Career break with a difference sees Kelly move smoothly into professional ranks
It's a long way from Crumlin to Oldham, but Seán Ryan meets a man who made the leap
GIVEN a six-month contract last July to prove himself, 25-year-old former Crumlin United striker Dean Kelly believes he has done that -- and more -- at League One side Oldham Athletic.
"They gave me a six-month contract because I was coming from amateur football," he explains. "They were taking a risk and I was happy in that respect. But now I am getting another contract, which will have me here till the end of the season at least.
"I have had a number of meetings with the manager, Paul Dickov, and he doesn't want me to go anywhere else. Initially he wanted me as another centre-forward, and when he said he was giving me the number nine jersey I was over the moon because it showed he had confidence in me."
However, Dickov has not rushed his new protégé into the action. So far, Kelly has only made two starts -- one in the League and one in the League Cup -- but he hasn't been out of the first team squad since he arrived at Boundary Park. With win bonuses and appearance bonuses to add to his basic, no wonder he's a happy man.
This time last year he was part of an all-conquering Crumlin United team, which won the Intermediate Cup, the Charlie Cahill and the Metropolitan, as well as the Leinster League Premier Division. And, despite missing 14 weeks with a knee injury, he finished top scorer with 35 goals.
At Oldham, his tally is two goals from 15 appearances, most as a substitute, but Dickov is an endless source of encouragement.
"He brings me on behind the front two more than up front and sees me as more of a footballer than just a striker. He wants me to create as much as score goals. I'm happy that I'm not just here to score goals, but don't get me wrong, that's what I hope to do -- to score as many goals as I can."
As a schoolboy with WFTA, and then moving to Tolka Rovers before his final eventful season with Crumlin, Kelly always had an eye for goal. The scouts took note, but he wasn't interested. "All I wanted to do then was play with my friends."
In fact, he wasn't always the most dedicated as he readily admits. "At WFTA, Liam Donnelly was my manager and he would be around on Saturday mornings dragging me out of bed, while my brother Jason took over that role when I played for Tolka."
It all proved worthwhile when Gerry Smith selected him for the FAI team competing in the UEFA Regions tournament. To qualify for the finals in Croatia, Ireland had to beat Scotland by three goals and did so -- thanks to a Kelly hat-trick.
As a builder with Dublin City Council, working mainly in demolition, he had a steady job, but when scout Billy Byrne arranged a trial at Oldham he couldn't resist trying his luck.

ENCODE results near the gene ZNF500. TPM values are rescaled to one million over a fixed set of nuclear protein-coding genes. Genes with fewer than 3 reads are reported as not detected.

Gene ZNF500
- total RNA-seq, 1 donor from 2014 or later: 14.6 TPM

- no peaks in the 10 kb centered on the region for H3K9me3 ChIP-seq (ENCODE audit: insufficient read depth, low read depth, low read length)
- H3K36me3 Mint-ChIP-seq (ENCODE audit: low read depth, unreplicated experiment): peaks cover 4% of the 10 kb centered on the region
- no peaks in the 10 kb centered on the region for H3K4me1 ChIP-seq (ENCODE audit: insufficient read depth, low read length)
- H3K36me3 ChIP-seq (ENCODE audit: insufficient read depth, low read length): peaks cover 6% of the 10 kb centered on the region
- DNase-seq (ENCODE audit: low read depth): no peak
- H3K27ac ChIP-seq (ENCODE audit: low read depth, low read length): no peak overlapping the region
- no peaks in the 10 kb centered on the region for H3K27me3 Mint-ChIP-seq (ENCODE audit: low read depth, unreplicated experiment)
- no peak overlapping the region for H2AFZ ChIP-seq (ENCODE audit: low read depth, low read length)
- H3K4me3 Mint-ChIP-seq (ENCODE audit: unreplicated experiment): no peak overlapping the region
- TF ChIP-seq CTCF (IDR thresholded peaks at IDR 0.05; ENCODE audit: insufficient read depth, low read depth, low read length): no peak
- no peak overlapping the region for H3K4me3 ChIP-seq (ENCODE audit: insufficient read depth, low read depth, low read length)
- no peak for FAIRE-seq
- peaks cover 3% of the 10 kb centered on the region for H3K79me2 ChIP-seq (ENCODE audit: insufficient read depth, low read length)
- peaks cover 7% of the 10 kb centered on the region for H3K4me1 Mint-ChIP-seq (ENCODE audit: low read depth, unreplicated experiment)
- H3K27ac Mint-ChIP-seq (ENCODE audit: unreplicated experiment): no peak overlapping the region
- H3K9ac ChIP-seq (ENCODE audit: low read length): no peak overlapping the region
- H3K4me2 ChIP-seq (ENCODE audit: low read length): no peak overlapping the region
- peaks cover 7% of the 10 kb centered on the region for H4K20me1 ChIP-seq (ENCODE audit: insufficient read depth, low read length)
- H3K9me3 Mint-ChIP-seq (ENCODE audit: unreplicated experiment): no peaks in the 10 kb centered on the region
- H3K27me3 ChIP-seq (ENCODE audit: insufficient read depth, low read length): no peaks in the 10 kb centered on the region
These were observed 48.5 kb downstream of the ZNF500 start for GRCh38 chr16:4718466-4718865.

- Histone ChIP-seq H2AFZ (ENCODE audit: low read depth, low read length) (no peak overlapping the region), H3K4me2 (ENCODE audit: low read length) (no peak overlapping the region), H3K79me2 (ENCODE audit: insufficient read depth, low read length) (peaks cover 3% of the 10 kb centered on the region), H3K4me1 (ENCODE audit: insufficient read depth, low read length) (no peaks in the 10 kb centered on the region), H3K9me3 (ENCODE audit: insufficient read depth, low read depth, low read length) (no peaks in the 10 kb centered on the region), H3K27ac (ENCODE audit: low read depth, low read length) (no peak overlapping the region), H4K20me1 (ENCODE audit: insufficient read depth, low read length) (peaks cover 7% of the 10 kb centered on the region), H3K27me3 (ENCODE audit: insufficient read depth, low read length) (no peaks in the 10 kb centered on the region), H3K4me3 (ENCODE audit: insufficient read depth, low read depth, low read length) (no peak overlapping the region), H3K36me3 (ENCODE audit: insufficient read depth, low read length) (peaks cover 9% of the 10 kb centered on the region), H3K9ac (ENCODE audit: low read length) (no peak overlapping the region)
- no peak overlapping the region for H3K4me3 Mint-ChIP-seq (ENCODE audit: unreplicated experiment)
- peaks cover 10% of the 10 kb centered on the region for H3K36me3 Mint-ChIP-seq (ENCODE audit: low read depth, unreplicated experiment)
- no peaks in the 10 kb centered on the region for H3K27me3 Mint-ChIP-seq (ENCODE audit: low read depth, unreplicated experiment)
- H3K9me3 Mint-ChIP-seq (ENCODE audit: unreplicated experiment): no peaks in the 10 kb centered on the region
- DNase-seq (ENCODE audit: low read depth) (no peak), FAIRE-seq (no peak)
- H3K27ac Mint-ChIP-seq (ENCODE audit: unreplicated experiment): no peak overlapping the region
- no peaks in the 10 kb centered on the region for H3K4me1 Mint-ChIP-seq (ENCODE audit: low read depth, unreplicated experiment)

"I had just completed a mini pre-season with Shamrock Rovers and felt good after it, and I did so well at Oldham that they didn't want me to go home. I played in a friendly against Burnley, which we lost 2-1, but I scored, and the manager said 'will you stay and do the rest of pre-season?' I went home for two days and when I returned he had the forms ready and I signed. It was done and dusted just like that."
Initially, the full-time training was a bit of a culture shock, but not much. "When you have been playing football, but not thinking of doing it every day as a job, it's like a dream, and I'm living it at the moment." What makes it easier for Kelly is the fact that his confidence is high. He never had any doubts about his ability.
"I played for Amateur Ireland against the senior team and was up against Darren O'Dea and Paul McShane and I did well. I don't think of players' reputations, I shut everything out, the crowd, the opposition, and things naturally fall to me then.
"When I came over to Oldham, I thought I could do well. I had no butterflies. I believe that if I play like I can I'll do well."
Asked to rate his progress so far out of 10, he doesn't hesitate. "I'd rate it about 8. I was never as fit in my life. I'm at my peak level, working very hard in the gym, and not feeling tired in games.
"I'm flying in training, up with the fittest, and that has brought my game on the most. In a bleep test the other day I was in the top three, which was most satisfying."
Yes, but what about your touch, surely the acid test for a professional? "Every day the manager holds a couple of us back after training and pings the ball in to us. You do need a fairly decent touch over here, so it's good to stay back and do a bit of work and shooting with him.
"He gives me tips every day in training and in one-to-one talks, telling me what I'm doing wrong. I listen because he has had a great career. The big thing he's been emphasising to me is movement, not to be sitting back admiring the pass you pinged to somebody, keep moving."
Apparently, Dickov had planned to use Kelly over the Christmas period, but games were postponed, so the Dubliner is impatient to get back to action, score a few goals, and start on a more regular basis.
"My ambition is to play at the highest level I can," he says. "At present we're in seventh position and we have games in hand, so we could get to the play-offs or even go up to the Championship. That would be a great start for me."
While Oldham have supplied him with a house to live in, he still has a mortgage to pay on his home in Finglas, so he's hoping his new contract will enable him to bring his family -- girlfriend Laura and their children Christian (5) and Kobe (1) -- over to join him.
He's on a career break from his Dublin City Council job and he's in a hurry to make the most of it.
Sunday Indo Sport